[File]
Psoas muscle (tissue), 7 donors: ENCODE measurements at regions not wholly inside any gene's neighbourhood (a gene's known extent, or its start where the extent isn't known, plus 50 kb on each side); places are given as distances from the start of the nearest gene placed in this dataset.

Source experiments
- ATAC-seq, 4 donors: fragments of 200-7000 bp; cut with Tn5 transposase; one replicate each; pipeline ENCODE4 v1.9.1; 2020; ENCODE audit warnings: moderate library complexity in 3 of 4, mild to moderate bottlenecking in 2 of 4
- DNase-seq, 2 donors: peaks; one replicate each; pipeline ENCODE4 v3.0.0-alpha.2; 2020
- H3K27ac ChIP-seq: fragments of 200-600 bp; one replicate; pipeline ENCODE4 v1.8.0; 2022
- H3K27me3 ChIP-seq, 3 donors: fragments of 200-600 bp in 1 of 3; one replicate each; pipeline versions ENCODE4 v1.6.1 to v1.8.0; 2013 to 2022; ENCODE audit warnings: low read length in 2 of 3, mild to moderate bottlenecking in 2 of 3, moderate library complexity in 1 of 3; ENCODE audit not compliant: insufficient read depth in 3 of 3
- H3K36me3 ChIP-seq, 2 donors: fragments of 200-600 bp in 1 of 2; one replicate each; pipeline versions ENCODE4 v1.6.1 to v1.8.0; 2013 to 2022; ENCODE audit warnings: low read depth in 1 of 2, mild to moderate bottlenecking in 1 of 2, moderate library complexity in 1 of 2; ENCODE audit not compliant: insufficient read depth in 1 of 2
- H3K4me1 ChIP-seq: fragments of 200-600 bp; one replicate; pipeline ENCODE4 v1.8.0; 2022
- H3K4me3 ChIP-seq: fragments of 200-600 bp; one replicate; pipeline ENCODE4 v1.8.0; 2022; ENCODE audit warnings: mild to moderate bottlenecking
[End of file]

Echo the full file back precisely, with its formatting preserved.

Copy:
Psoas muscle (tissue), 7 donors: ENCODE measurements at regions not wholly inside any gene's neighbourhood (a gene's known extent, or its start where the extent isn't known, plus 50 kb on each side); places are given as distances from the start of the nearest gene placed in this dataset.

Source experiments
- ATAC-seq, 4 donors: fragments of 200-7000 bp; cut with Tn5 transposase; one replicate each; pipeline ENCODE4 v1.9.1; 2020; ENCODE audit warnings: moderate library complexity in 3 of 4, mild to moderate bottlenecking in 2 of 4
- DNase-seq, 2 donors: peaks; one replicate each; pipeline ENCODE4 v3.0.0-alpha.2; 2020
- H3K27ac ChIP-seq: fragments of 200-600 bp; one replicate; pipeline ENCODE4 v1.8.0; 2022
- H3K27me3 ChIP-seq, 3 donors: fragments of 200-600 bp in 1 of 3; one replicate each; pipeline versions ENCODE4 v1.6.1 to v1.8.0; 2013 to 2022; ENCODE audit warnings: low read length in 2 of 3, mild to moderate bottlenecking in 2 of 3, moderate library complexity in 1 of 3; ENCODE audit not compliant: insufficient read depth in 3 of 3
- H3K36me3 ChIP-seq, 2 donors: fragments of 200-600 bp in 1 of 2; one replicate each; pipeline versions ENCODE4 v1.6.1 to v1.8.0; 2013 to 2022; ENCODE audit warnings: low read depth in 1 of 2, mild to moderate bottlenecking in 1 of 2, moderate library complexity in 1 of 2; ENCODE audit not compliant: insufficient read depth in 1 of 2
- H3K4me1 ChIP-seq: fragments of 200-600 bp; one replicate; pipeline ENCODE4 v1.8.0; 2022
- H3K4me3 ChIP-seq: fragments of 200-600 bp; one replicate; pipeline ENCODE4 v1.8.0; 2022; ENCODE audit warnings: mild to moderate bottlenecking